From the Psyche: How Archetypal Roles Shape Both Us and Our Characters

Something I find interesting (other than writing of course) is the notion of self-discovery.  Anyone who follows my blog knows that I analyze dreams in great detail. My iPhone is littered with apps for personality tests, color quizzes, handwriting analysis, and mood trackers (my husband once lovingly described my phone as a ‘cry for help’).  But the way I see it, if I want to make the most of my life then I need to know who I am, what I want, and what I was born to do (OK, maybe I have been reading too many Oprah.com articles).

I’m also very interested in the inner-worlds of my characters. Even those without their own narrative voices are important. I want to get to know them as much as I know myself—their creator.

During the week between Christmas and New Year’s I read a book—recommended by Oprah—entitled Archetypes. It was written by Caroline Myss, and let me say, this book greatly enhanced my perspective on inner-exploration. It also opened my eyes to new and exciting ways to better characterization in my fiction projects.

Great Question!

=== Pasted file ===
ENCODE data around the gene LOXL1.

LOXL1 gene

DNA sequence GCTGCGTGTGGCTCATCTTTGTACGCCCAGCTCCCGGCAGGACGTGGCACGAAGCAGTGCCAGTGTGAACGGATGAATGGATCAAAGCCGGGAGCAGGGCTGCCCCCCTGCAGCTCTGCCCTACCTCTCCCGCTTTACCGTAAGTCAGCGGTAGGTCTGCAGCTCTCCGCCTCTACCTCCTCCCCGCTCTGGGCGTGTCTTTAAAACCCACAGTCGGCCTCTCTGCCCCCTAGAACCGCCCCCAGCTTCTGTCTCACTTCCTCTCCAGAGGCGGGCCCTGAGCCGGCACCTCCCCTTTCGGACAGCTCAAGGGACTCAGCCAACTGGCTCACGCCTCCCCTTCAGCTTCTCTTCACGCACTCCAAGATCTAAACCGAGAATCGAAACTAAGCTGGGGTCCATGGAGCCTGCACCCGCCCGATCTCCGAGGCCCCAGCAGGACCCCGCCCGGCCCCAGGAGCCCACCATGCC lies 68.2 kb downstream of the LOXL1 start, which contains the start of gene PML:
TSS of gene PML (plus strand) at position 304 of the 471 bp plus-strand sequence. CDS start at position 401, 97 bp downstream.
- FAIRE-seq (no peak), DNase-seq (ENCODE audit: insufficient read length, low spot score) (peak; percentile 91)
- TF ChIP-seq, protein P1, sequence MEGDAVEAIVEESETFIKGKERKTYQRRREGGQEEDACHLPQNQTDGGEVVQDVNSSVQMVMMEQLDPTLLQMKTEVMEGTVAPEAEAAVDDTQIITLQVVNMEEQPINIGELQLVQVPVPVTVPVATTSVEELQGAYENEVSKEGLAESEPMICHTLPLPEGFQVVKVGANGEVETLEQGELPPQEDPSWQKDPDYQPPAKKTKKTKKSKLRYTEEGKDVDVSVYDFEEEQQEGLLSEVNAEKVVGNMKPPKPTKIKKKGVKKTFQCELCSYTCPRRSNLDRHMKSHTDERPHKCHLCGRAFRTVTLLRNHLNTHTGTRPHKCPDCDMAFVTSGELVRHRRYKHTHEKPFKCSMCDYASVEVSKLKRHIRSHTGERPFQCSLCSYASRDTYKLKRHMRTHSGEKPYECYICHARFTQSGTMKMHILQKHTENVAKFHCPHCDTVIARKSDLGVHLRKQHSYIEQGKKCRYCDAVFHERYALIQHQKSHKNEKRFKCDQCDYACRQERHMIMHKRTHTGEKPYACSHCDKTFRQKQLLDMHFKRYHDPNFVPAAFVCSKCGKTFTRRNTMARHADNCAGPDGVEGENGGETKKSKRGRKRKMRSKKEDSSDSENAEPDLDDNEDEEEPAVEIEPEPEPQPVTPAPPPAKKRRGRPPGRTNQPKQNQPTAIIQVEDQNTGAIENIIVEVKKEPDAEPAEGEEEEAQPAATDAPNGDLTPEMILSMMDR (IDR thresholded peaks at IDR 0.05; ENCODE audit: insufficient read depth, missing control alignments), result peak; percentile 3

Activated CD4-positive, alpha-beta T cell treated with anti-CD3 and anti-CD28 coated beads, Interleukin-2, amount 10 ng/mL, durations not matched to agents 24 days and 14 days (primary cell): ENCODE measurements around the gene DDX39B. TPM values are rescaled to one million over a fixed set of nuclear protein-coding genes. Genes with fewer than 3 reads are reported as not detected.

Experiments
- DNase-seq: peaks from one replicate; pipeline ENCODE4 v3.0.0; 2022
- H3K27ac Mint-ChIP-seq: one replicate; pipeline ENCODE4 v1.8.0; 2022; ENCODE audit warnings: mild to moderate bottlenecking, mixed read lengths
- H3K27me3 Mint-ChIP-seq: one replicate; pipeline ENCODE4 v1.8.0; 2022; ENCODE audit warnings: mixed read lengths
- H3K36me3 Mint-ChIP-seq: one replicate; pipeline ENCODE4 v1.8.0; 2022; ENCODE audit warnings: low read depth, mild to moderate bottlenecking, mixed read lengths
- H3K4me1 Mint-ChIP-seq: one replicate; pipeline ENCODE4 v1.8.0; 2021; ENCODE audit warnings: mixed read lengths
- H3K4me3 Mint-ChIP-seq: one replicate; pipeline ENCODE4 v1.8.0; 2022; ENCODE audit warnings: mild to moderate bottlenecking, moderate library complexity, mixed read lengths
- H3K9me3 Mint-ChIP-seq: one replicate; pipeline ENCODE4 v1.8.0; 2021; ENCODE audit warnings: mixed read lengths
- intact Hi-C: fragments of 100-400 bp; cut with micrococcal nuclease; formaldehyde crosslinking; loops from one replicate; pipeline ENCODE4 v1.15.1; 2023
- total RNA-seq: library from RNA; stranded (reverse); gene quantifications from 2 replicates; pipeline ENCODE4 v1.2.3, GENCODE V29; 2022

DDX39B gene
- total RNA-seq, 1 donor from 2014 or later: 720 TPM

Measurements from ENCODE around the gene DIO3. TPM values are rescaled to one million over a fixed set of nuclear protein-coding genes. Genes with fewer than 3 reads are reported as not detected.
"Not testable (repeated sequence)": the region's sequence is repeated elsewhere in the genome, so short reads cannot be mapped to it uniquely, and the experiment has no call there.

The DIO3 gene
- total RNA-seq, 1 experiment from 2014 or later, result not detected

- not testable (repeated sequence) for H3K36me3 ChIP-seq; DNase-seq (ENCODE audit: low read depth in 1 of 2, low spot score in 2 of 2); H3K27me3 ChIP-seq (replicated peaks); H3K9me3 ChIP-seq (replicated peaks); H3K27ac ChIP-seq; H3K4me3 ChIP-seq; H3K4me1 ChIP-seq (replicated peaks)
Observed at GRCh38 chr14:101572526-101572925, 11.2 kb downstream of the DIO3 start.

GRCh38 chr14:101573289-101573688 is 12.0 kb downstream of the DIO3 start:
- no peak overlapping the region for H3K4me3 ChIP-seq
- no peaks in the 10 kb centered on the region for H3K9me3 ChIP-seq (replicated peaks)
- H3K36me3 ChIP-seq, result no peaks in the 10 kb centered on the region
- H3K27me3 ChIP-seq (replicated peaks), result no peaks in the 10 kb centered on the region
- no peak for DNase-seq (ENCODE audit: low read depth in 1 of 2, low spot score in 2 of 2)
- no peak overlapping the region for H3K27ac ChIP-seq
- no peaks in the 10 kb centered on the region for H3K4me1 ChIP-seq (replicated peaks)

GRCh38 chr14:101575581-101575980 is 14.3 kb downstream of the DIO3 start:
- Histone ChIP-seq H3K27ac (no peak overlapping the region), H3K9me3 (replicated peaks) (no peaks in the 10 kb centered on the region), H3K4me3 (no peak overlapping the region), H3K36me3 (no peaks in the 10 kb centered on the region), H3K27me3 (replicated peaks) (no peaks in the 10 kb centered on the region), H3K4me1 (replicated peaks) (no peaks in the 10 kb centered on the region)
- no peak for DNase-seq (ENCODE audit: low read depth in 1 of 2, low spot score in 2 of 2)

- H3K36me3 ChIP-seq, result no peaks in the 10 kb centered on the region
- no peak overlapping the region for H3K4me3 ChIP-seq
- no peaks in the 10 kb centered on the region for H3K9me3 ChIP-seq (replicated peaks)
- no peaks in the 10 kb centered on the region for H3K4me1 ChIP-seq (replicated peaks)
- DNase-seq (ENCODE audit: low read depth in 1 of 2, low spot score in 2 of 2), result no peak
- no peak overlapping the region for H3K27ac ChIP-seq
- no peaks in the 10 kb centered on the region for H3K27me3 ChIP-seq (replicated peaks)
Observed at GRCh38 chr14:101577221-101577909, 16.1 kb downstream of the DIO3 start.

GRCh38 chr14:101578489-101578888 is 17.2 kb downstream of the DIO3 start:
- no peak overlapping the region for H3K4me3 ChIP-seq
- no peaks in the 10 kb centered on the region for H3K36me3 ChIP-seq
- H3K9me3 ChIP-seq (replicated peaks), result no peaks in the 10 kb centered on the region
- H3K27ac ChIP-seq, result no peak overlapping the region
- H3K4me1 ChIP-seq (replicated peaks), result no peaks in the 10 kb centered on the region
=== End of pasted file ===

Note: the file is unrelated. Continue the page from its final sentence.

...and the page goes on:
Great Question!

According to Dictionary.com an archetype is as follows:

*2. (in Jungian psychology) a collectively inherited unconscious idea, pattern of though, image, etc., universally present in individual psyches.

*I used this definition (there was another) because it strongly relates to Myss’s theory on archetypes.

In one of my dream anthologies, there is a section on archetypes (i.e. The Hero, The Evil Mother, The Loving Mother, The Warrior, etc.) appearing in an individual’s dream; analysis can then be based on the qualities each archetype displays.

In her book, Myss surveys ten different archetypal roles that she believes (and I agree) all human beings (and fictional characters) portray. Of course we’re  all mixtures of particular types, but clearly some take precedence over others.

I will list Myss’s archetypes and paraphrase an explanation of each. To get the full effect, you have to read the book!

There it is amidst all my other "self-searching" titles!

There it is amidst all my other “self-searching” titles!

The Advocate: Those who devote their lives to fighting a cause; Myss gives many examples such as human rights activists, animal rights activists, environmentalists, etc. And you don’t have to be Cesar Chavez to fit into this role. You can simply be the neighborhood watch looking to improve safety after a home on your block was robbed.

Myss’s Examples: Rosa Parks, Jacqueline Kennedy Onassis, Mothers Against Drunk Driving

My Examples:Blogger & Writing Group Companion, Sylver Blaque